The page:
Japan lifted a tsunami advisory issued for Okinawa Prefecture on Wednesday afternoon, after earlier warning of the potential for large waves hitting parts of the prefecture, following a powerful earthquake that rocked Taiwan.

The magnitude 7.7 quake had initially prompted a forecast of waves of up to 3 meters for some areas in Okinawa, with residents strongly urged to evacuate coastal areas. The warning was later downgraded to a tsunami advisory at 10:40 a.m., with the expected height of waves reduced to 1 meter. That advisory was lifted as of 12 p.m.

Tsunami measuring at least 30 centimeters were observed at Yonaguni and Miyako islands, while waves as high as 20 cm also reached Ishigaki Island.

There were no immediate reports of damage or casualties in the southern prefecture, the government’s top spokesman told a news conference, but people were still urged to stay away from the coast.

“There haven’t been reports of casualties or buildings damaged so far (from Okinawa). Besides that, we are aware of emergency calls regarding traffic in the prefecture,” Chief Cabinet Secretary Yoshimasa Hayashi said.

“We ask that everyone in the area stay alert to information from local authorities and the Meteorological Agency, as well as from television and radio, and act calmly, without being misled by uncertain information — please do not panic. Help each other and remain calm,” he added.

The massive quake — the largest to hit Taiwan in 25 years — prompted tsunami warnings for the island and knocked out power in some areas of the island’s east, with television footage showing collapsed buildings. Media reports said at least nine people were believed to have been killed and more than 900 injured.

Two buildings were tilted in the city of Hualien and one factory building collapsed in New Taipei City, Taiwan’s Central News Agency reported. Stones and bricks fell off in multiple places, including at the Chiang Kai-shek Memorial Hall in Taipei, and landslides occurred on highways.

​​A hotel reception staff at OLAH Poshtel in Hualien, who only gave her last name as Ou, said there were buildings in the city center that were tilted or collapsed. The hotel also offered a free-cancellation option for reservations until Friday.

China’s state media reported that the quake was felt in multiple cities in Fujian and Guangdong provinces across the Taiwan Strait, as well as in Shanghai, Zhejiang, Jiangsu and Jiangxi.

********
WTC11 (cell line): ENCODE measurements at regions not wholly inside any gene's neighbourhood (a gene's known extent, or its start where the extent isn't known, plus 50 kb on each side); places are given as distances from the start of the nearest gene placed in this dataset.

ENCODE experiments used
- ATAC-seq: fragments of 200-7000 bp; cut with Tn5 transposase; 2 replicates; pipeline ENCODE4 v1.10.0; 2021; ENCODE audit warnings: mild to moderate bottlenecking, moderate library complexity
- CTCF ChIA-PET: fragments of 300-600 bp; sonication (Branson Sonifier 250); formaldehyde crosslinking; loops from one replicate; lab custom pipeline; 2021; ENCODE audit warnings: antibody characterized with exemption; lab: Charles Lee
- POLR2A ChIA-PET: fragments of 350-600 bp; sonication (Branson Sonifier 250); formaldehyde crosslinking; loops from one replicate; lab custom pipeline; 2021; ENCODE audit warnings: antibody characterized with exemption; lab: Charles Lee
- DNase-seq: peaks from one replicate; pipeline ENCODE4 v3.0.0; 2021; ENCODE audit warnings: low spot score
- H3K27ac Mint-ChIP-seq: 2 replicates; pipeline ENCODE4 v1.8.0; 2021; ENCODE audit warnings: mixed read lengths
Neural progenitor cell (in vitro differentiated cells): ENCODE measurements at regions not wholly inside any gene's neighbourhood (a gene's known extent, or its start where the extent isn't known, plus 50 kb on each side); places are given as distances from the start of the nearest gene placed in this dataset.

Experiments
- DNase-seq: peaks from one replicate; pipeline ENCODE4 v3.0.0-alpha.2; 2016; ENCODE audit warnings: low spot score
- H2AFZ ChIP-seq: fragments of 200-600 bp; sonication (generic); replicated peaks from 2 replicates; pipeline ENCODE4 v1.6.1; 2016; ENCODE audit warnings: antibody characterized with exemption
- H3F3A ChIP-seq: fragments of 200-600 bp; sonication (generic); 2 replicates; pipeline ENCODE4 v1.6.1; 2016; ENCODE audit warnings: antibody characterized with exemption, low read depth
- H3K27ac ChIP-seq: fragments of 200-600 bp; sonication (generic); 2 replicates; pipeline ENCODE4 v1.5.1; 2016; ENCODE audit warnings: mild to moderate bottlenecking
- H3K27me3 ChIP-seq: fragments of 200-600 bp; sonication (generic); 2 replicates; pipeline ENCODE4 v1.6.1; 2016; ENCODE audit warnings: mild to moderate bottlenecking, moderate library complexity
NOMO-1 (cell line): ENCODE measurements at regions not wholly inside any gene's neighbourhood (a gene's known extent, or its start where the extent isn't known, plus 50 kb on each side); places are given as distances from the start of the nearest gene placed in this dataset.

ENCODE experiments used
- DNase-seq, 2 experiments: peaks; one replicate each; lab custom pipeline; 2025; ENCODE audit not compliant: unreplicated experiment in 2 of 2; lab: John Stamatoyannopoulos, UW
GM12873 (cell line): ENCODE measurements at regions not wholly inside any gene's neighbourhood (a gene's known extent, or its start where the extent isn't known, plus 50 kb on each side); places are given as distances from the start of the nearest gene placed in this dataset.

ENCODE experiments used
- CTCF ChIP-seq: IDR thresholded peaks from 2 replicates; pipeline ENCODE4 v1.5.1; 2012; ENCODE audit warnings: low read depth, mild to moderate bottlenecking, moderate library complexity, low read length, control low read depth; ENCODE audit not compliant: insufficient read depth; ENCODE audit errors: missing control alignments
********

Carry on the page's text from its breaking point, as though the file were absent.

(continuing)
Tsunami warnings were also issued in the coastal areas of several provinces of the Philippines, though these were lifted hours later.

This was the first time a tsunami had been detected in Japan since a powerful earthquake hit the Noto Peninsula area in Ishikawa Prefecture on New Year’s Day, with NHK warning viewers earlier via a large banner reading “Evacuate! Run!”

According to Japan’s Meteorological Agency, Wednesday’s quake was as big as — if not bigger — than the Noto temblor, registering a magnitude 7.7. The quake had also been recorded as high as a 4 on the 7-point Japanese shindo seismic intensity scale in Yonaguni, which sits just 110 kilometers (70 miles) from Taiwan.

The United States Geological Survey (USGS) said the quake, which struck at 8:58 a.m., had registered a magnitude 7.4, originating 18 km south southwest of Hualien, Taiwan, at a depth of 34.8 km, while Japan’s meteorological agency said the quake had a magnitude of 7.7 and occurred at a depth of 23 km.

Even after the tsunami advisory was lifted, people were still urged to continue to stay away from the coast, with the continued likelihood of waves rushing the shore multiple times and the height increasing suddenly, a Meteorological Agency official told a news conference Wednesday morning.

People were urged to stay vigilant, given that the tsunami that resulted from the March 2011 Tohoku earthquake also began with waves that were just a couple of centimeters high.

Given that Okinawa is a tourism hub, and many visitors — both foreign and domestic alike — are unfamiliar with the area and tsunami protocol, Okinawa residents were being asked to help them, if necessary.

At Naha Airport, commercial flights resumed after an earlier suspension Wednesday morning, although throngs of passengers crowded the airport due to delays, NHK reported.

The weather agency also warned that aftershocks — possibly as strong as the initial quake — could continue over several days.

Agency officials noted that there had been a 10% to 20% possibility that a tremor of the same scale could occur within the week, citing past major earthquakes. They said the chances were “especially high” over the first two to three days, and urged residents to stay alert.

Regarding the earthquake in Taiwan, Prime Minister Fumio Kishida expressed his condolences and intention to offer support.

"We are truly grateful for the heartwarming support we received from our dear friends in Taiwan during the Great East Japan Earthquake and the recent Noto Peninsula Earthquake," he wrote on X. "Japan is ready to provide necessary support to Taiwan, our neighbor across the sea, in its time of need."

Staff writer Francis Tang contributed to the report.

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